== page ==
North State Journal’s 100 in 100 series will showcase the best athlete from each of North Carolina’s 100 counties. From Alamance to Yancey, each county will feature one athlete who stands above the rest. Some will be obvious choices, others controversial, but all of our choices are worthy of being recognized for their accomplishments — from the diamond and gridiron to racing ovals and the squared circle. You can see all the profiles as they’re unveiled here.
Shawn Bryson’s value to the teams on which he played during his college and pro football career wasn’t the kind that can be measured by the numbers on a stat sheet. Rather, it’s the fact that his teammates at Tennessee thought highly enough of him to elect him as a team captain as a senior.
Bryson was a selfless role player for the Volunteers, a lead blocker and short-yardage back who spent most of his time opening holes for others to run through and get their names in the headlines. But without him, Tennessee likely would not have won the national championship in 1998.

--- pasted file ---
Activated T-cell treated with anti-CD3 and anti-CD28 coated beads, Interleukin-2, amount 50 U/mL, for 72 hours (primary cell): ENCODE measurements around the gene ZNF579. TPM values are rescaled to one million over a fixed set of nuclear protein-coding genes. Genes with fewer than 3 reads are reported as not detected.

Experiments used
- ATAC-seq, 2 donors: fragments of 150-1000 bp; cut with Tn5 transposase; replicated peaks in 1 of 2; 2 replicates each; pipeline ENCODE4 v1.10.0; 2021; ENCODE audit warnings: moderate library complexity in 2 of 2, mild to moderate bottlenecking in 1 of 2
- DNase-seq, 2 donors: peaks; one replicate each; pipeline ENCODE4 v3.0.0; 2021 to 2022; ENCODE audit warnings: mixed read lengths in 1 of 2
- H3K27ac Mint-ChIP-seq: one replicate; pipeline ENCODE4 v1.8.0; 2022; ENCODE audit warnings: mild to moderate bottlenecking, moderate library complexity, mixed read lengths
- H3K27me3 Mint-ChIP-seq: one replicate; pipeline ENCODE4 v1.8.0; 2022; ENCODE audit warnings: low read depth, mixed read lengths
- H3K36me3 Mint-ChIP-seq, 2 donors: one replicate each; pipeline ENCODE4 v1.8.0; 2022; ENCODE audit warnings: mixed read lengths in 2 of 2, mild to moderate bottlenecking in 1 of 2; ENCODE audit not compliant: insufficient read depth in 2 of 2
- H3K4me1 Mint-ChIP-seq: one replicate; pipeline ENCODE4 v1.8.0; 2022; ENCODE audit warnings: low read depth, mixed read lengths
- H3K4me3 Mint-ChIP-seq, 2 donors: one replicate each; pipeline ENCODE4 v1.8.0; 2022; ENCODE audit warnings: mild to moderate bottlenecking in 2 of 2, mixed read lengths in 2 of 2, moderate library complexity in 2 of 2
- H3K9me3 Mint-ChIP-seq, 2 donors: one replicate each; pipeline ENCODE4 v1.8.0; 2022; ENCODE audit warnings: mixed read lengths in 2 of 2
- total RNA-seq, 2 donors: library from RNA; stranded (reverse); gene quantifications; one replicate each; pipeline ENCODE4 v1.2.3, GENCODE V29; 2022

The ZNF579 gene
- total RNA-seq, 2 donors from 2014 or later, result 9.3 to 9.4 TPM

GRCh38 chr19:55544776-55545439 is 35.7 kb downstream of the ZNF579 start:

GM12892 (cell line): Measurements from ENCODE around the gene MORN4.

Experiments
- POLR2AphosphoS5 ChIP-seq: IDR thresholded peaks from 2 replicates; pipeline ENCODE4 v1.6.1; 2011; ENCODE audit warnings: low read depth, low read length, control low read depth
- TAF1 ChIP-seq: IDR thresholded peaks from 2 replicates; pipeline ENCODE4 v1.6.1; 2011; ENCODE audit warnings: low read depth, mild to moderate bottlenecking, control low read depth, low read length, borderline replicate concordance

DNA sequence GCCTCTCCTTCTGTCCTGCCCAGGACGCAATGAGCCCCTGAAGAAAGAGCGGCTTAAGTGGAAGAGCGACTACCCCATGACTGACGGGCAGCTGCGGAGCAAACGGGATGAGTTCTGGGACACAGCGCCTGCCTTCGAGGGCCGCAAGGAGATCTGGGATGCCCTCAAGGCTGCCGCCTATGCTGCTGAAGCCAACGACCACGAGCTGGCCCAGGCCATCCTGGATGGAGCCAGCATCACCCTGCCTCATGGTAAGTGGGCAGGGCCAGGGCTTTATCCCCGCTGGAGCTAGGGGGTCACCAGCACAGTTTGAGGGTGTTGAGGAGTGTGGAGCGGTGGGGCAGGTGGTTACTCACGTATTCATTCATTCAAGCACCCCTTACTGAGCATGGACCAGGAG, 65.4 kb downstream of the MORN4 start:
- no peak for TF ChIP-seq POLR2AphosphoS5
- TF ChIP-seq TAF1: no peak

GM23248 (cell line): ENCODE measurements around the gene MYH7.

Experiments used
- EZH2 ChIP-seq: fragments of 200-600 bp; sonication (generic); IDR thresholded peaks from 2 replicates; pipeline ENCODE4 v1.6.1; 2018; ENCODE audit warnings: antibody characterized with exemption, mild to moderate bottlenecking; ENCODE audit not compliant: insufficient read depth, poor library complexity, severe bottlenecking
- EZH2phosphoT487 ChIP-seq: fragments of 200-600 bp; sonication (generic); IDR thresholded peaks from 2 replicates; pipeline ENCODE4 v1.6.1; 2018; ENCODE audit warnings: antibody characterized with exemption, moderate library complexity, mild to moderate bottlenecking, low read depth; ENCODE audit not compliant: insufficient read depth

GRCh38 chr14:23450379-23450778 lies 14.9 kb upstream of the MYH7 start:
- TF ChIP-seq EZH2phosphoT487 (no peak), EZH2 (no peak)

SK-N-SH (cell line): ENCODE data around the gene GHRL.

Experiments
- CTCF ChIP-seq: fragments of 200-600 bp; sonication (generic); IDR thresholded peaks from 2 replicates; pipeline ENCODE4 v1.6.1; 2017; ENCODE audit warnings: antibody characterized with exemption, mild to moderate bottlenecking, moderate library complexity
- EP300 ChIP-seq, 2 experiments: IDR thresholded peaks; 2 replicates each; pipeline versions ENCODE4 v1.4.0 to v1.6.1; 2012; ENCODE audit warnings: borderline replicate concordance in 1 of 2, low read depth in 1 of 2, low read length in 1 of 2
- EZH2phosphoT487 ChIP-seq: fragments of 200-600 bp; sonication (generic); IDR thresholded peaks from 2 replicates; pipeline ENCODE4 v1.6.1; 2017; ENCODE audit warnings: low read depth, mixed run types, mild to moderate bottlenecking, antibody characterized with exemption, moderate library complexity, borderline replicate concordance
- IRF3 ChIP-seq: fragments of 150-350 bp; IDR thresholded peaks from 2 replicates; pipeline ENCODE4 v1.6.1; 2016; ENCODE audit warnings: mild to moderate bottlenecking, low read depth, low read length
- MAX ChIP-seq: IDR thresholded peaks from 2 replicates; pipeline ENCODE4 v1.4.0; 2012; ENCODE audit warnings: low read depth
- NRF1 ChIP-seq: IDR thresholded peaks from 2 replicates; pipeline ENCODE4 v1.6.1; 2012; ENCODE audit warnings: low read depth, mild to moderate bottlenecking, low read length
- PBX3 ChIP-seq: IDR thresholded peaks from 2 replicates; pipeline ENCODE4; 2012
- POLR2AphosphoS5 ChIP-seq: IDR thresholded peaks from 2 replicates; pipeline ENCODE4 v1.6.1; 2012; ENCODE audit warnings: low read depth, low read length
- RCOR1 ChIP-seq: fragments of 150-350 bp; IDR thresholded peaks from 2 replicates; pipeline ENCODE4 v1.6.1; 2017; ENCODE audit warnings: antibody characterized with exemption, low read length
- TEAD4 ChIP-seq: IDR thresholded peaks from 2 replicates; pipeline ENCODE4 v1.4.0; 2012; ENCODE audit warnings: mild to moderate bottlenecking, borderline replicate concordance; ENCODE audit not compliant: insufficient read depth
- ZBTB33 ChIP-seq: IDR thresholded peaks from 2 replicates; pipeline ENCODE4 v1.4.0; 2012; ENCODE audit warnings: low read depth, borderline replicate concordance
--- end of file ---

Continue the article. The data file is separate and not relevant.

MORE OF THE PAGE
— Bills TD A Day (@BillsTouchdown) September 26, 2017
He gained only 200 rushing yards that season, and more than a quarter of them were on one pivotal carry against Florida. It came on a 57-yard touchdown burst up the middle against the Gators that gave the Vols the momentum needed to pull out a 20-17 overtime victory.
“I think Shawn Bryson probably epitomizes that team as much as anybody,” coach Phil Fulmer said at the time. “He was a tailback and moved to fullback willingly.”
His sacrifice was rewarded not only with a national championship ring but also with selection in the third round of the NFL Draft by the Buffalo Bills.
Bryson finally got a chance to run the ball as a rookie, leading the team in rushing with 591 yards — 86 more than he had in his entire four-year college career. He also caught 32 passes out of the backfield. After three seasons in Buffalo, the Franklin native moved on to the Detroit Lions, and he enjoyed his best season with 606 rushing yards and 340 yards receiving on 54 catches.
Following a seven-year NFL career, Bryson went into coaching, serving tenures as an assistant at Lenoir-Rhyne, Temple, Florida A&M and Chattanooga before taking over a program of his own at the high school level. He is currently the head coach at The Asheville School.